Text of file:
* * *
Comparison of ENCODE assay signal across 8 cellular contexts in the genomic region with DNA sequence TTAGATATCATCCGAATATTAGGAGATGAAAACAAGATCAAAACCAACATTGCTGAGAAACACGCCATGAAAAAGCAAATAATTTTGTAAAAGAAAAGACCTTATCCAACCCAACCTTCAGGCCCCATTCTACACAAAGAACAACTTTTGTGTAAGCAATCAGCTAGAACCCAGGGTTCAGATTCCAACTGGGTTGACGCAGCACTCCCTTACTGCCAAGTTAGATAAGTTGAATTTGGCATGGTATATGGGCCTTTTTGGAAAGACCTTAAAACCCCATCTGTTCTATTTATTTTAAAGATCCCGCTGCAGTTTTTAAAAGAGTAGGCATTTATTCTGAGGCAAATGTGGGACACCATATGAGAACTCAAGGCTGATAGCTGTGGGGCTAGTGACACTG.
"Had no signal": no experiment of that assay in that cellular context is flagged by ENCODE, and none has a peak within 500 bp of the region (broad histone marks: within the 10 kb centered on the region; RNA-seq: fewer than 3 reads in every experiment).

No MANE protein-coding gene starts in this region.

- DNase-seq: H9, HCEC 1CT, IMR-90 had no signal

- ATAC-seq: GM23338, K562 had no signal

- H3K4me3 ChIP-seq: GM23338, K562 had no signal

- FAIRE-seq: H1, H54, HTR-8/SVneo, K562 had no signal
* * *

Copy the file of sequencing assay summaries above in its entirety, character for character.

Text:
Comparison of ENCODE assay signal across 8 cellular contexts in the genomic region with DNA sequence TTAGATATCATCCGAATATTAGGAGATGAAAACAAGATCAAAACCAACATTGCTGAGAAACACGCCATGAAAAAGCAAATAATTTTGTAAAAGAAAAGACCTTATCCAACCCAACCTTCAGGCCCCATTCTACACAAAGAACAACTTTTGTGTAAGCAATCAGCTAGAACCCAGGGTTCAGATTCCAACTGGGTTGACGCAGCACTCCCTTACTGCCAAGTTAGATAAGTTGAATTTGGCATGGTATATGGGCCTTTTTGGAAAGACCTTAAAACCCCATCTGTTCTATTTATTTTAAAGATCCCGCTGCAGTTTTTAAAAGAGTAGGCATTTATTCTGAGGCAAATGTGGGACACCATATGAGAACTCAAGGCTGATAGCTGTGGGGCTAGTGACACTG.
"Had no signal": no experiment of that assay in that cellular context is flagged by ENCODE, and none has a peak within 500 bp of the region (broad histone marks: within the 10 kb centered on the region; RNA-seq: fewer than 3 reads in every experiment).

No MANE protein-coding gene starts in this region.

- DNase-seq: H9, HCEC 1CT, IMR-90 had no signal

- ATAC-seq: GM23338, K562 had no signal

- H3K4me3 ChIP-seq: GM23338, K562 had no signal

- FAIRE-seq: H1, H54, HTR-8/SVneo, K562 had no signal